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Senators Rick Scott, Marco Rubio, Lindsey Graham and Johnny Isakson Introduce the Hurricane Dorian Charitable Giving Act

WASHINGTON, D.C. – Today, Senators Rick Scott, Marco Rubio, Lindsey Graham and Johnny Isakson introduced the Hurricane Dorian Charitable Giving Act, which will change the U.S. tax code to incentivize charitable giving to organizations supporting Hurricane Dorian relief and recovery. Congressman Mario Diaz-Balart will be introducing the bill in the House.

Senator Rick Scott said, “What happened to the Bahamas in the wake of Hurricane Dorian is absolutely devastating. Our friends in the Bahamas have a long road to recovery, and I am working to make sure they have the support they need. Additionally, many of our friends in the Carolinas are also working on rebuilding their homes and businesses. One thing we can do to help today is get rid of any restriction on the amount an individual or business can give towards recovery efforts. I’m proud to work with Senators Rubio, Graham, and Isakson, and Congressman Diaz-Balart, on this common-sense proposal.”

Senator Marco Rubio said, “The unprecedented level of destruction in the Bahamas caused by Hurricane Dorian is being met with an outpouring of support from communities in Florida and across our nation. I am proud to join Senator Scott in introducing the Hurricane Dorian Charitable Giving Act to increase the charitable contributions limit given for Hurricane Dorian relief efforts. The conditions on Abaco and Grand Bahama Islands are shocking, and with tens of thousands of Bahamians now homeless, it is clear the island nation is in urgent need. I will continue to do everything I can to ensure the Bahamas fully recovers from Hurricane Dorian’s devastation.”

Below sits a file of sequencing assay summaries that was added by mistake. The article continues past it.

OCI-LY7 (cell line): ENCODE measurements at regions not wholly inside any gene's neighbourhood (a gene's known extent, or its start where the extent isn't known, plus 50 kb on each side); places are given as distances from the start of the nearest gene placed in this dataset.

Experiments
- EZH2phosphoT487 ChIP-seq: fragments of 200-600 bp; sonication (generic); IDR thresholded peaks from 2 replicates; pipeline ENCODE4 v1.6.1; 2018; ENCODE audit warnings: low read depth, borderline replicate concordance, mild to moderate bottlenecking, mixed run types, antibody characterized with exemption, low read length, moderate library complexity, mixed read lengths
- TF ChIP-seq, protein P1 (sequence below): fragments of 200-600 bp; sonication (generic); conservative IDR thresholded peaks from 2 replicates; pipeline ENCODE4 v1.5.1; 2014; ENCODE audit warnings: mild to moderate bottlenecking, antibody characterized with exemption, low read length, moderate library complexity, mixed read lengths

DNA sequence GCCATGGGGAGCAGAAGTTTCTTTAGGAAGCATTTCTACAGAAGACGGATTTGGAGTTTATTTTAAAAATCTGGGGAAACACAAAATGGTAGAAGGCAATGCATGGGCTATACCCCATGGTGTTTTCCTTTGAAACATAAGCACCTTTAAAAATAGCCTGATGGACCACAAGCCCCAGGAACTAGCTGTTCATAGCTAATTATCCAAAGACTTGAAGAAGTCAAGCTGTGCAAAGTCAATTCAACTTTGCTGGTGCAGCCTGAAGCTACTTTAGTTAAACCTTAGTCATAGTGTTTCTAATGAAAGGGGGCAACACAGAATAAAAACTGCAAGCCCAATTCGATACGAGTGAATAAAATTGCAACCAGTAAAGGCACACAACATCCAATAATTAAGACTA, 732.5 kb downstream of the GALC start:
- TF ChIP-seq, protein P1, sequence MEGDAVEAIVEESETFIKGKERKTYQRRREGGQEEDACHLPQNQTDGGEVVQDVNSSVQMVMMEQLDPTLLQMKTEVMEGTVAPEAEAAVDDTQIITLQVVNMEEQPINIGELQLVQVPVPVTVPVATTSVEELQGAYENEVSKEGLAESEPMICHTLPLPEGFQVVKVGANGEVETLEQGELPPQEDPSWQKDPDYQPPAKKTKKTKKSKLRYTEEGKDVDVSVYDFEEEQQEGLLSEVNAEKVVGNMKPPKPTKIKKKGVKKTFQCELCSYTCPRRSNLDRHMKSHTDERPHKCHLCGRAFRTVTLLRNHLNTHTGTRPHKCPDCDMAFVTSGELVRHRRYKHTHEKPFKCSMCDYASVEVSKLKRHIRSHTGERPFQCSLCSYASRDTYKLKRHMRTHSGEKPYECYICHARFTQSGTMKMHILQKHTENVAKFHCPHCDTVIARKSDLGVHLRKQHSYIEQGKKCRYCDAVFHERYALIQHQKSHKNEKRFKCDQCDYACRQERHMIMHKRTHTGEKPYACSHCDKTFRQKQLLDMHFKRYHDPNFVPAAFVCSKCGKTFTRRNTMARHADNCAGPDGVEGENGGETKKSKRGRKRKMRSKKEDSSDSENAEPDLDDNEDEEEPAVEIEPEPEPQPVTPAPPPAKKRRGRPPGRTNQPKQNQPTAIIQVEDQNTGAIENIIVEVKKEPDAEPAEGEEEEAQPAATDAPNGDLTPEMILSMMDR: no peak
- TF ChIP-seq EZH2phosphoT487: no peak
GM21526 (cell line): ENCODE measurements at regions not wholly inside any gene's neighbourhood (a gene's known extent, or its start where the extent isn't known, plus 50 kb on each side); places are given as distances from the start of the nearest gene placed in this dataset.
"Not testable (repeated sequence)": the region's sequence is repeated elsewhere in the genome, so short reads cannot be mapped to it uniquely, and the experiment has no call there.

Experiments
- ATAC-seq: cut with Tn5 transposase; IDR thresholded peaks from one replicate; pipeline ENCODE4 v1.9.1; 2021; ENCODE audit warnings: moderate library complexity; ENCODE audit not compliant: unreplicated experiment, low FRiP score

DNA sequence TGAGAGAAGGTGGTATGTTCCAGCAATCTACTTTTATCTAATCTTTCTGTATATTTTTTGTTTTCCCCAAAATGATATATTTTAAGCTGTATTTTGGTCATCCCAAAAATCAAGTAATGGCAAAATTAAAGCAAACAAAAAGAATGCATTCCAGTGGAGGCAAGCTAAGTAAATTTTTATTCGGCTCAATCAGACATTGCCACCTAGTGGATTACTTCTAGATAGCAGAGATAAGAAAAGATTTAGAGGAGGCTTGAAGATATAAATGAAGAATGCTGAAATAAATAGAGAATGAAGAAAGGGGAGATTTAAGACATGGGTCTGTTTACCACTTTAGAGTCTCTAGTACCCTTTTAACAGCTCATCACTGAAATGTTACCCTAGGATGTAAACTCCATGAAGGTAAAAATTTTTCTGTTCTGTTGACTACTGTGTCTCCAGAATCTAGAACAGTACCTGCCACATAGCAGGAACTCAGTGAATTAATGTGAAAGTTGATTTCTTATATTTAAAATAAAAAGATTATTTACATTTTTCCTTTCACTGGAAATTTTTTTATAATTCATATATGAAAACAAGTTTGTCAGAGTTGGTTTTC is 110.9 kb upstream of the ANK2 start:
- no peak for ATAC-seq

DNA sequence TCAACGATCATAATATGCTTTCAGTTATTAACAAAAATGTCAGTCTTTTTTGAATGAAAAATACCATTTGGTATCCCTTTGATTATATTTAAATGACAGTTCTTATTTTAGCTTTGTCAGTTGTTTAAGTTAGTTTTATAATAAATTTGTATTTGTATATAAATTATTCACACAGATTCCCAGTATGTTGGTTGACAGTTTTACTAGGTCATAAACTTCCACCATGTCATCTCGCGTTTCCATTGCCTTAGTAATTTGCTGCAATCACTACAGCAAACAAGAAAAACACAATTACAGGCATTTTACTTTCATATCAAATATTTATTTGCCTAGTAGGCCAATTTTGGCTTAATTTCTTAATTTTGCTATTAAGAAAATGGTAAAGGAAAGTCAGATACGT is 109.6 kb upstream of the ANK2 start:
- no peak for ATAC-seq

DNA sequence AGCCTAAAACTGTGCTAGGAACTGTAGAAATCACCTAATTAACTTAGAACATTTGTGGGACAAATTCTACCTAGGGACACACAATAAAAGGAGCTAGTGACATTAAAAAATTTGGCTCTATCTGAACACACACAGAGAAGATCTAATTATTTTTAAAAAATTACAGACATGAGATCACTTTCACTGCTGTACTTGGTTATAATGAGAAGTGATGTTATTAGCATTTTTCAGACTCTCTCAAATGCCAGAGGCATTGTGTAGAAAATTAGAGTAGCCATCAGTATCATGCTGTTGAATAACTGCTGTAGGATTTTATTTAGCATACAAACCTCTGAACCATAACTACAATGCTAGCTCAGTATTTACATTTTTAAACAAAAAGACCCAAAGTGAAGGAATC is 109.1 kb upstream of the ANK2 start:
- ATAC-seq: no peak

Senator Lindsey Graham said, “This tax relief package will permit greater charitable contributions to South Carolinians, other Americans, and citizens of the Bahamas who have been impacted by this disaster. It is similar to legislation we introduced last fall to support victims of Hurricanes Florence and Michael in 2018. I appreciate Senator Rick Scott’s leadership on disaster relief and urge Congress to pass this legislation immediately.”

Senator Johnny Isakson said, “We should be doing everything we can to help communities rebuild after disaster strikes. The Bahamas and parts of the Carolinas were devastated recently by Hurricane Dorian, and those affected are currently picking up the pieces as they begin to rebuild their homes, businesses and lives. Time and time again, we have seen an outpouring of generosity from the American people in response to natural disasters, and this commonsense measure makes sure those who wish to contribute to Hurricane Dorian recovery efforts through charitable donations are able to do so freely and without limitations.” 

Congressman Mario Diaz-Balart said, “Many Americans have already stepped up to assist the people of the Bahamas, and many more are looking for ways to help. This important legislation will remove obstacles to their charitable giving and make it easier for charities to continue their important efforts in saving lives and rebuilding the Bahamas. I am proud to join Senators Rick Scott and Marco Rubio in introducing the companion bill in the House of Representatives.”

The Hurricane Dorian Charitable Giving Act would temporarily suspend the current limitations on qualified charitable contributions for individuals and corporations given for relief efforts related to Hurricane Dorian. This would apply to qualified contributions made for Hurricane Dorian relief efforts between August 24, 2019 and December 31, 2019. This bill is one of Senator Scott’s four proposals to help families in the Bahamas following the devastation of Hurricane Dorian.


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All Information was gathered from publicly available US Government releases. "§105. Subject matter of copyright: United States Government works Copyright protection under this title is not available for any work of the United States Government, but the United States Government is not precluded from receiving and holding copyrights transferred to it by assignment, bequest, or otherwise. ( Pub. L. 94–553, title I, §101, Oct. 19, 1976, 90 Stat. 2546 .)"